Look what's coming March 26th!



Synopsis
Blanche Pendragon enjoys her undemanding life as the ward of an eccentric nobleman in 1900 England. It's been years since she even wondered what happened to her long lost parents, but then a gift on the night of her eighteenth birthday reveals a heritage more dangerous and awe-inspiring than she ever dreamed of--or wanted. Soon Blanche is flung into a world of wayfaring immortals, daring knights, and deadly combats, with a murderous witch-queen on her trail and the future of a kingdom at stake. As the legendary King Arthur Pendragon and his warriors face enemies without and treachery within, Blanche discovers a secret that could destroy the whole realm of Logres. Even if the kingdom could be saved, is she the one to do it? Or is someone else the Pendragon's Heir?

a Rafflecopter giveaway

Be sure to check out Suzannah Rowntree's awesome book blog, Vintage Novels.

And don't forget to add Pendragon's Heir to your Goodreads shelf!

Isn't that cover font lovely? I'm reading through the advance copy of Pendragon's Heir right now, and I'll be posting a review on My Lady Bibliophile before it releases. This is a book you won't want to miss. Stay tuned for more legendary epicness! :)

Blessings,
Schuyler

Tuesday, February 24, 2015

Why Young Authors are Tackling Tough Themes

Last year I read a lot of novels by teens and twenty-somethings, and it left me wrestling. All of them were gut-wrenching. A lot of them left me in tears. They were filled with a startling array of light and darkness, and I wanted to know why young people are eager to write the harder, braver things that they haven't even experienced. Nations torn by civil war. Friend betraying friend in the deepest possible way. What constitutes righteous warfare. How to respond when a parent is walking in sin. Bending the knee and turning the other cheek when the villain heaps abuse upon abuse and rubs salt in the wound. The books I read weren't filled with petty problems. They contained round after round of adult issues.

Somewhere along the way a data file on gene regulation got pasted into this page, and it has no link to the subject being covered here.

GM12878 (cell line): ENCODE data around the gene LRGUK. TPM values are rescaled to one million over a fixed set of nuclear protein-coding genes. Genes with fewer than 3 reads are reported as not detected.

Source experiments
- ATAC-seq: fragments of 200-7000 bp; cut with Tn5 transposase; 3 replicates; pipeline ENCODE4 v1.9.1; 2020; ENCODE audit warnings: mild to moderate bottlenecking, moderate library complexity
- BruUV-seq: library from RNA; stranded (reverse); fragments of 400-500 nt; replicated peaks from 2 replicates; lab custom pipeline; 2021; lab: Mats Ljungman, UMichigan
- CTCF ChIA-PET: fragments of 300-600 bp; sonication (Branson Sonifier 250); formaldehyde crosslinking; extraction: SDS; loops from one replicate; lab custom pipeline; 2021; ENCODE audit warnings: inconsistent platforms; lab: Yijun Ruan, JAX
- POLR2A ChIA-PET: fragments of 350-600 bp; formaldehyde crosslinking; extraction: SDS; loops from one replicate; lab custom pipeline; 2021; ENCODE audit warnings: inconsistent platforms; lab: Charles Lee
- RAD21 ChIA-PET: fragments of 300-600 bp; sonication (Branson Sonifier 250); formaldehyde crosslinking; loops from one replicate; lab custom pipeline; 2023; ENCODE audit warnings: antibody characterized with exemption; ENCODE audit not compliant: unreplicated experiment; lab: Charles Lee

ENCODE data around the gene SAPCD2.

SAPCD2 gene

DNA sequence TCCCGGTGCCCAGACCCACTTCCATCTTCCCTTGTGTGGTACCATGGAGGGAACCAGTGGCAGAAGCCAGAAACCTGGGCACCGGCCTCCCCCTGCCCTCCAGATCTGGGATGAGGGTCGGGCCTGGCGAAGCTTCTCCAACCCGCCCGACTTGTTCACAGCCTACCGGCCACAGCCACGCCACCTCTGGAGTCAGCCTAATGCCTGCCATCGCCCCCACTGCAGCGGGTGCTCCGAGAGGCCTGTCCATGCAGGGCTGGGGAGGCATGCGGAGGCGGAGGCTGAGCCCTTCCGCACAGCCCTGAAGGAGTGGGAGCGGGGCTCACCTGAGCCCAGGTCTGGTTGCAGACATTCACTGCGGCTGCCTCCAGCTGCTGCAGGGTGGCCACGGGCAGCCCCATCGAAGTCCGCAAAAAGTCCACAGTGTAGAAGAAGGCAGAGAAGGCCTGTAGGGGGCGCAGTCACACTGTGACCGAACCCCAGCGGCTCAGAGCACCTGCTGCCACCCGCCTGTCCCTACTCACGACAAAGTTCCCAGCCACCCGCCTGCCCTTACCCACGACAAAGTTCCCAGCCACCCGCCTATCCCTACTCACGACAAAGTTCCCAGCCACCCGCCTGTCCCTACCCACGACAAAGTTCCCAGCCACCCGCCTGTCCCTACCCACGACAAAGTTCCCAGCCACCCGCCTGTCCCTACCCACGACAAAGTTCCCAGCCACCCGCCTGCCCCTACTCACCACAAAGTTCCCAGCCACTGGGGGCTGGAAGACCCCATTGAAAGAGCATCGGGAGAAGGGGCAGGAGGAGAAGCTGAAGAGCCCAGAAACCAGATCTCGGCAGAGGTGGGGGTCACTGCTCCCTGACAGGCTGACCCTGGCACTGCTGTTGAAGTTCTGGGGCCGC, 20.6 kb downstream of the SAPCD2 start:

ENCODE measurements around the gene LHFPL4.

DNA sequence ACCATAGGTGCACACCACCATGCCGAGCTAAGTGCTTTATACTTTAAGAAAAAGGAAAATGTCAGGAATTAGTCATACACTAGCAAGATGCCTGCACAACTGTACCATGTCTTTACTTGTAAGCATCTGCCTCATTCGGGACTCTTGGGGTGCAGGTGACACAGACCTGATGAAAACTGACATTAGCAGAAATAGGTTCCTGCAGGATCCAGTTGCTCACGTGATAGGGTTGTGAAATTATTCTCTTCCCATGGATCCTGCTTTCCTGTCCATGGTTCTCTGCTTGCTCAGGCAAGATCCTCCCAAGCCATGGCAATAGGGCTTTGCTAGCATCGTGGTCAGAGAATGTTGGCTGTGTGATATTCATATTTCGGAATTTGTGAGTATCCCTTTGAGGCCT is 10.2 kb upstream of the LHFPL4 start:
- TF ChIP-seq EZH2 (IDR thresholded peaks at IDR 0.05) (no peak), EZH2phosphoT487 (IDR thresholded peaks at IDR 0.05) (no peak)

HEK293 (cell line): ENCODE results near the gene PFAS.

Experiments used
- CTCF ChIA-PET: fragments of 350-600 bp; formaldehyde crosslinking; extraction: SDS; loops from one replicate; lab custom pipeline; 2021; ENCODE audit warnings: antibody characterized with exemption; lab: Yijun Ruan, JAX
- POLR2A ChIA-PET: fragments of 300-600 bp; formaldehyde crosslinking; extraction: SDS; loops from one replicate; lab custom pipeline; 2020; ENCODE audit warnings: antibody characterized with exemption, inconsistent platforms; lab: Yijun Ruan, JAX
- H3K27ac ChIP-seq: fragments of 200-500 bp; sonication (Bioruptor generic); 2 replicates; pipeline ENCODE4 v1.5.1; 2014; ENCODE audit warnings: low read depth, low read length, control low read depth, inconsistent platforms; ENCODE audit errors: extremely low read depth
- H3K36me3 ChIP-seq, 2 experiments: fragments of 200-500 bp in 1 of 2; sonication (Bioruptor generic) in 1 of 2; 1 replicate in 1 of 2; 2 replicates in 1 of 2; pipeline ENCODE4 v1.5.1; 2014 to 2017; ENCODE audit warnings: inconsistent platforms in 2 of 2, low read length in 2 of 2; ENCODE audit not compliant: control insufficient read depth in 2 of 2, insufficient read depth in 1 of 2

I look at author's Pinterest boards and see deep soul aches plastered all over them. Huge questions of where God is and how he is working in a world torn by so much evil. Young people want to know how to be a good friend when the going gets tough. How to exist in decent happiness when there is so much sin inside their own hearts. What to do about the devil lurking around the corner and trying to gain a foothold.

It's expressed in the literature, in the music, in the art of countless homeschool author-wanna-be's, and for a while that darkness disturbed me. I knew it was there, but I wondered is it a good thing?

I mean, come on. These authors probably had a variety of clothes to choose from in the morning; a hot breakfast and a heated house for the freezing winter months. They've probably seen death on their lifetime, but most of them haven't personally been affected by war and famine and plague. We're 21st-century rich Westerners for heaven's sake! With all this good fortune, why is it easier for them to write books wrestling with pain than a frothy, happy novel?

The truth is, I don't know if it's good. The trend is too young to mark its fruits yet. We're in a season of planting seeds, and the harvest of wheat and tares will appear later on. But I do have a few ideas.

First of all, these young authors want to write stories that deal with real hurt. I've always hated the moral phrase that when you're sad, you should just think of the starving children in India (or insert other country here) and realize how fortunate you are. The main idea is gratefulness, I know--but starving children in India don't negate the fact that even 21st century Westerners experience heartache. The prettiest makeup can hide traces of tears, and the most beautiful outfit can hide a soul that is flat-out bleeding inside. You don't have to be poor to experience emotional hardship.